your argument of a generalized threat which could be handled through psychological warfare is also obliterated when one sees footage of one officer holding back the head of a non-resisting person while another officer sprays a substance proven to constrict breathing, cause sudden cardiac arrest, and chemical burns, directly down that persons throat, causing them to throw up blood for 45 minutes.

        tell me. with all your experience in discerning subtle-but-distinctive threats, what was going on in that situation?

      • Daniel

        Well I commend you for your prompt viewing of the full 10 minute video for you to be able to give such a tactical summation of what you see. Most of the people on here wouldn’t have bothered to go and view the entire video, they would stick with just what has been shown everywhere else, about 2 minutes worth of video. Thank you for taking the time to at least view the entire thing and give your opinion of the events. I’m not a martial arts instructor, or in law enforcement, but I was brought up to respect the law and when an officer gives orders, you listen or there will be consequences. Question for you, how would you have determined which of the people that was encircling you might be the dangerous one in a quick and efficient manner without possibly putting yourself at risk or your fellow officers? Also, you must know what police officers deal with daily, should officers blindly go into situations like this and not feel like they are in danger merely because they are surrounded by these “kids”?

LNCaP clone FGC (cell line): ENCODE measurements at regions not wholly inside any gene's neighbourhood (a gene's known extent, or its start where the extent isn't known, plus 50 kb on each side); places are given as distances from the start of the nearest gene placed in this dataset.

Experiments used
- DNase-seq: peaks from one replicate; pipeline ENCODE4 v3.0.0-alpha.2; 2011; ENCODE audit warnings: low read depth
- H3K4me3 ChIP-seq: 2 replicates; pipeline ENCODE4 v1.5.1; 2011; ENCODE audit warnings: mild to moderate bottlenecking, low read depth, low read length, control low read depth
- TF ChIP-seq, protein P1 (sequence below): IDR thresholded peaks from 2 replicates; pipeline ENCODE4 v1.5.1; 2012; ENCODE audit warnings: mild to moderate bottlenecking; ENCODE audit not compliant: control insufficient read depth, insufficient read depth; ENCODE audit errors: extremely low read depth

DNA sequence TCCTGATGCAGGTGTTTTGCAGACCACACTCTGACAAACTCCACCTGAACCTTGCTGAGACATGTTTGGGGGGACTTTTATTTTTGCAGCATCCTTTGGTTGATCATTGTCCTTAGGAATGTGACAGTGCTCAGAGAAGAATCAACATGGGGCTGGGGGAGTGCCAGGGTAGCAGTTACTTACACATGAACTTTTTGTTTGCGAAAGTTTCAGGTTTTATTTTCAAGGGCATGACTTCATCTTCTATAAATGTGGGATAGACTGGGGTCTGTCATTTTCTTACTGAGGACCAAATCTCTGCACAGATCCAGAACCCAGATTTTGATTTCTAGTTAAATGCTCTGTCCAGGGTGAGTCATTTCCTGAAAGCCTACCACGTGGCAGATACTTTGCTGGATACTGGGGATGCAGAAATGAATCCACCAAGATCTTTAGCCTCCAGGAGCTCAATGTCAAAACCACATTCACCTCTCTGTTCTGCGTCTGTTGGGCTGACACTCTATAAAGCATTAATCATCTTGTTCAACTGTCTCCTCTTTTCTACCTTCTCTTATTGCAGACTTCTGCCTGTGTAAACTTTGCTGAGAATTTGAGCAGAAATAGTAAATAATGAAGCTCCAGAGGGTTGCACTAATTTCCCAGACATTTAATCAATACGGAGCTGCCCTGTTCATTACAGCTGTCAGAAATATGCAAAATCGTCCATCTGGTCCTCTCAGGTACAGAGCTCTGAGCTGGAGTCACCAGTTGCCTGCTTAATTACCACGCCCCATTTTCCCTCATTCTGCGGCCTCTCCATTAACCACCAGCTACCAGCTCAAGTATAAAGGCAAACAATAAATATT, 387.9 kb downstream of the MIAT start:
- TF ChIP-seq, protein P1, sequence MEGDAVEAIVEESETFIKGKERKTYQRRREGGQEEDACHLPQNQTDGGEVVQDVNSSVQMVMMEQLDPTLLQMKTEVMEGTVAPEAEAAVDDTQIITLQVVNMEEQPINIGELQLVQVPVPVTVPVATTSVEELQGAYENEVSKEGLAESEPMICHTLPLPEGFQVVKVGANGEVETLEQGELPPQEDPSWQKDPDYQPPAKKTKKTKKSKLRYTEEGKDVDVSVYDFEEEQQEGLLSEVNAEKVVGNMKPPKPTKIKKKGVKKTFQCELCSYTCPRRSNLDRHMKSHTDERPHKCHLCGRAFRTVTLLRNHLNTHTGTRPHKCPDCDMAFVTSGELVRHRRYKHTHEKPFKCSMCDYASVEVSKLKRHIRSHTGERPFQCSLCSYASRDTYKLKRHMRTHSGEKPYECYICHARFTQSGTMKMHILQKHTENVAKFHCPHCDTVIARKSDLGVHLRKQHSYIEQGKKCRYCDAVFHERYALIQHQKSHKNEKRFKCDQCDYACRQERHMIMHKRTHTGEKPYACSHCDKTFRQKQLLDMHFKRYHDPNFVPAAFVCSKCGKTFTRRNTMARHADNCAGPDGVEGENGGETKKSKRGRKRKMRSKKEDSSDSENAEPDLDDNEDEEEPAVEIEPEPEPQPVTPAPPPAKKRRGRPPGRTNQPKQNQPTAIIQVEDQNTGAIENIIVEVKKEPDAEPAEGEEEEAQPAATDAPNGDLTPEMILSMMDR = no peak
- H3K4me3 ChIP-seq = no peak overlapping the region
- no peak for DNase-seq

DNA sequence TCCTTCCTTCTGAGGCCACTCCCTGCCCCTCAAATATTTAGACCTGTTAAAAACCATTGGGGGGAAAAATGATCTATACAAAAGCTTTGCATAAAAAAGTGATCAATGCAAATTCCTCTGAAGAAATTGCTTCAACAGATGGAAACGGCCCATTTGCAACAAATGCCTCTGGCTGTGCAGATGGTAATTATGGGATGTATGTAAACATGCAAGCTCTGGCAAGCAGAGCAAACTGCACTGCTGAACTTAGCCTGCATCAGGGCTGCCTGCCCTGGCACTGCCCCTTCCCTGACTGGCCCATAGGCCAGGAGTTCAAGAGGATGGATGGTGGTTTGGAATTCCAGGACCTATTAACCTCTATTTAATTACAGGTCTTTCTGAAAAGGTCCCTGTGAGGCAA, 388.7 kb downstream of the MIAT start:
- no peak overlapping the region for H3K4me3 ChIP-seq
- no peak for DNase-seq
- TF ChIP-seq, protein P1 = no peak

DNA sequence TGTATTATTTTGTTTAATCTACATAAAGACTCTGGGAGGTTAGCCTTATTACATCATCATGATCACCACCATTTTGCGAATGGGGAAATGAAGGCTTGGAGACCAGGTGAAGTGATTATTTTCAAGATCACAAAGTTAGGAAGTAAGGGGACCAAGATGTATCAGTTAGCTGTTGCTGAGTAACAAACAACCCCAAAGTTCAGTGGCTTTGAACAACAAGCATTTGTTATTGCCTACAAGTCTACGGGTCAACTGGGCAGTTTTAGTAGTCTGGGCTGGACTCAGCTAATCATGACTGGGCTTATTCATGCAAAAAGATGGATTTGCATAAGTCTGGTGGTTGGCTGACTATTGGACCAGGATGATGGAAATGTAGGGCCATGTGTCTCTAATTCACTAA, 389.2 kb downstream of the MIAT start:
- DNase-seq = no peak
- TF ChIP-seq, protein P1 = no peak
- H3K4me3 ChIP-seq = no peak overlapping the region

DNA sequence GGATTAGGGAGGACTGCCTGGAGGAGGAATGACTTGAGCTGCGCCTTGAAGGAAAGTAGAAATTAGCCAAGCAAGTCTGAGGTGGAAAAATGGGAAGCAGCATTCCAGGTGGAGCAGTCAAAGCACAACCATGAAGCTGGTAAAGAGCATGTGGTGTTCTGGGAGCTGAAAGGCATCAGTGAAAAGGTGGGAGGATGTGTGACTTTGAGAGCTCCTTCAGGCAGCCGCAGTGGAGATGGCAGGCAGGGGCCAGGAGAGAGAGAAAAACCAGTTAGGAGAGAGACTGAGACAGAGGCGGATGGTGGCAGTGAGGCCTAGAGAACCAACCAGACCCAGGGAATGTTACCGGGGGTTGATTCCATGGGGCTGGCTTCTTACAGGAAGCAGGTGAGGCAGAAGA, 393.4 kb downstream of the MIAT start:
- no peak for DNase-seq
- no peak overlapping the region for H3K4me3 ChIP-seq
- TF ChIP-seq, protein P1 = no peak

• Adam

        that depends on their training. there has, historically, been a big difference between the way an officer was trained to view the public, and how a soldier was taught to view the public. a soldier groups peopl into two categories. the enemy, and the non-enemy. they then kill the enemy and “try” not to kill to many non-enemies. soldiers are seen as an occupying force because thats exactly what they are. hostile, armed, and not particularly apt to treat anyone nicely.